. : : October 9th, 2011 : : .
When Folly and the Hunter took the stage as Rebekah Higgs‘ opening act at the Drake Underground, I wasn’t sure just what to expect. The group seemed like a random mash-up of ages and ethnicity — an unusual arrangement, unfortunately, that left me without a clear, previously established measuring stick.
Seconds into the first song, Raising The Dead, it was clear that a new bar would have been set this night regardless. In spite of the leaning youthful sliding scale of band members, everyone played with an astonishing amount of mastery, each of the members showing absolute technical proficiency at two or three instruments, each looking and sounding like seasoned veterans.
Lush arrangements and beautiful instrumentation informed their particular brand of folk music, bringing together guitars (acoustic, electric, and bass), violins, pump organs, banjos, keyboards and more that seemed to flourish and bloom anew with each passing track.
The consistently down tempo selection of songs might have been challenging to some, but those who were patient were well-rewarded with a handful of tracks from their recently released entirely independent album, Residents, and a selection of brand new songs as well. Without introduction, there is no immediately discernible differences in theme nor style between the two batches of songs, but with a talent as clear as was presented in the band’s premiere performance on a Toronto stage, the consistency is quality, and more than welcome.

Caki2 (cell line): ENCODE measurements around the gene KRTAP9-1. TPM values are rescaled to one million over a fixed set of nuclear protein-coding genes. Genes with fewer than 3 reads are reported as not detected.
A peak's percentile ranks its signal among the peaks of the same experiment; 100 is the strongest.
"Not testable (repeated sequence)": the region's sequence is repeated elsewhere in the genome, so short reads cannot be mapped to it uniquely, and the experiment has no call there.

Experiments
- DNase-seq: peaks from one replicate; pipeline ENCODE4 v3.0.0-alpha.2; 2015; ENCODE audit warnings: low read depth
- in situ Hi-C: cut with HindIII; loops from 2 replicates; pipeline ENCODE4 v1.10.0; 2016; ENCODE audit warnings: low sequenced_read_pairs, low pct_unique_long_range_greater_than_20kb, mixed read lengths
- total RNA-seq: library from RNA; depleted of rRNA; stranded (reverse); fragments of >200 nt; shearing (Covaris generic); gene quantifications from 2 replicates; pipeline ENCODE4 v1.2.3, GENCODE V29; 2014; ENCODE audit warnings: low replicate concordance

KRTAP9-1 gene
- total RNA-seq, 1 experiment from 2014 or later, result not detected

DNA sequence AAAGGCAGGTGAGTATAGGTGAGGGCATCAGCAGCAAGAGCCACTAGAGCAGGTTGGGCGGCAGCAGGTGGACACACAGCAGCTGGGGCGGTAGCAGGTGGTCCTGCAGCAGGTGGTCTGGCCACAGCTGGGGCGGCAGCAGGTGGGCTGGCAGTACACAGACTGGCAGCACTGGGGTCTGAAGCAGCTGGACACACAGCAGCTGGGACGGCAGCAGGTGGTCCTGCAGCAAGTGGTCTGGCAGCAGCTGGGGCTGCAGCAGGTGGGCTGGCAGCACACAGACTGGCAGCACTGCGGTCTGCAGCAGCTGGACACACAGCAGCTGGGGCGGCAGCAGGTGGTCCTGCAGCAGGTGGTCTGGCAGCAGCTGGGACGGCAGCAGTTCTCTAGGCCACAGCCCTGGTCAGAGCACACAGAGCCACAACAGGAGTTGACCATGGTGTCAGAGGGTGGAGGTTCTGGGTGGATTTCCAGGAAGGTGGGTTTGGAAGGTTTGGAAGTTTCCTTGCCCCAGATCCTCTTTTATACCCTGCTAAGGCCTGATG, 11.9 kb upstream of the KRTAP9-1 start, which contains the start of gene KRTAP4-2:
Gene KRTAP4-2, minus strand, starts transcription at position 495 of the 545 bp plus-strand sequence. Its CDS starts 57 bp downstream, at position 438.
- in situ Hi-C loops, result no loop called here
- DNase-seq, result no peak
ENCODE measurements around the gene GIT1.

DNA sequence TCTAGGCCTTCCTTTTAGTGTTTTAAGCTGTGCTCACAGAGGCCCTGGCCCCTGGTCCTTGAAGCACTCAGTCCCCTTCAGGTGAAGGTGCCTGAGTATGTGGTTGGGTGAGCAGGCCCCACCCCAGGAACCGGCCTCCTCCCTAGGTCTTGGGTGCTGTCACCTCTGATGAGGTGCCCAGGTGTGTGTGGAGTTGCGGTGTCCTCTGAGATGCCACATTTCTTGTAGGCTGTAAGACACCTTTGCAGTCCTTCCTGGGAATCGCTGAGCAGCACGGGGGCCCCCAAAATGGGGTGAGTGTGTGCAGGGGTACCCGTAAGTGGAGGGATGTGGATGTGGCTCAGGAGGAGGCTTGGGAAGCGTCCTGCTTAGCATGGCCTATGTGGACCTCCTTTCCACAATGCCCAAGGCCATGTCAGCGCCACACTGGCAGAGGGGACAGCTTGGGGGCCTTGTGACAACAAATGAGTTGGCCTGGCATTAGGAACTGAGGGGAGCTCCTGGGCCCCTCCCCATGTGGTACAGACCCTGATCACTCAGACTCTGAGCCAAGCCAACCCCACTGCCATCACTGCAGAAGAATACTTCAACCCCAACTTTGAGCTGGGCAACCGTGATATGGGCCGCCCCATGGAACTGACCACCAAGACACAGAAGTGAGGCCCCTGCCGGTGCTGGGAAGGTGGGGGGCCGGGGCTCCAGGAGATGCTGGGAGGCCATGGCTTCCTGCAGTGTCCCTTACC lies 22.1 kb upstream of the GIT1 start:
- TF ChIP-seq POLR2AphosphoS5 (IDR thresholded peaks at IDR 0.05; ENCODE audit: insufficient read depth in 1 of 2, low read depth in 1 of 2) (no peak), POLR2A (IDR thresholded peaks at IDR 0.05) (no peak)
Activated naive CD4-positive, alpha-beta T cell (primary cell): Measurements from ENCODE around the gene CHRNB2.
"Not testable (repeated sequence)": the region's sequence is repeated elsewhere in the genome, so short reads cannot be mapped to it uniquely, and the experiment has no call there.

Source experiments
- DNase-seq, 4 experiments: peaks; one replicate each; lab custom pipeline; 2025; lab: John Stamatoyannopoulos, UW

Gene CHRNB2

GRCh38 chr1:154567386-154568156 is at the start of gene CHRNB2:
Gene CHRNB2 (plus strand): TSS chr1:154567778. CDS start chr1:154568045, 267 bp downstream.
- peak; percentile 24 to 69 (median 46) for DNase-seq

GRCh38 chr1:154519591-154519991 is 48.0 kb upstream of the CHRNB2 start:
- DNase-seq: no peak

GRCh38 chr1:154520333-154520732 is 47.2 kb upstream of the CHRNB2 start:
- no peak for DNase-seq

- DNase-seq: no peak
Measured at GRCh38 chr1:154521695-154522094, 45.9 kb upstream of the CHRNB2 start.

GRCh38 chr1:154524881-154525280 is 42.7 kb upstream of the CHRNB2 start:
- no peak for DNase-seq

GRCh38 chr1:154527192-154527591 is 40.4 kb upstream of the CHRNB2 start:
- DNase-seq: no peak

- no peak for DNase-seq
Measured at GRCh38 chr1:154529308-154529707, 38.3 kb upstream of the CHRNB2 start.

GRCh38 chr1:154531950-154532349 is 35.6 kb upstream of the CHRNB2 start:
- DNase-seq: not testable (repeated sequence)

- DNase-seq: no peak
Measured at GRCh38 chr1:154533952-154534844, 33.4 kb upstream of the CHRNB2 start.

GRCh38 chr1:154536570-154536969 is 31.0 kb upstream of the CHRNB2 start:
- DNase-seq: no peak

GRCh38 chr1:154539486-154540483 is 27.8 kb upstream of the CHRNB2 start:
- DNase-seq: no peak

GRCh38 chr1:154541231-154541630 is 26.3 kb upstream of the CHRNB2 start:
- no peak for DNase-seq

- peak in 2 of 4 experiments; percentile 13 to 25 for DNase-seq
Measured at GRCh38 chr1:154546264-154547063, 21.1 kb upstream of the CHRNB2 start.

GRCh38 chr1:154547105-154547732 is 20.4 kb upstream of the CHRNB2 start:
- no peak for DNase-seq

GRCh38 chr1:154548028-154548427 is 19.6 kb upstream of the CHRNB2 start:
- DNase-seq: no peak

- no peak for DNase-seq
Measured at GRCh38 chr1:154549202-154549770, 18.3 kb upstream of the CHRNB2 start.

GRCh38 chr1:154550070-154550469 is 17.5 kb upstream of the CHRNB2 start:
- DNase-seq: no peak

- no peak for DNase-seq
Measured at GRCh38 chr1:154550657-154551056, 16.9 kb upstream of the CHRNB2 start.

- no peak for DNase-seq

I’m excited to hear more from Folly and the Hunter. Their brief set showed a spark of undeniable brilliance, the product of a perfect combination of absolute talent and enthusiastic passion, and I hope the new year finds them new reasons to justify many more visits Toronto from their hometown of Montreal.
01. Raising The Dead
09. Tragic Care
Thanks to Folly and the Hunter, Rebekah Higgs, and the Drake Underground for a triumphant evening.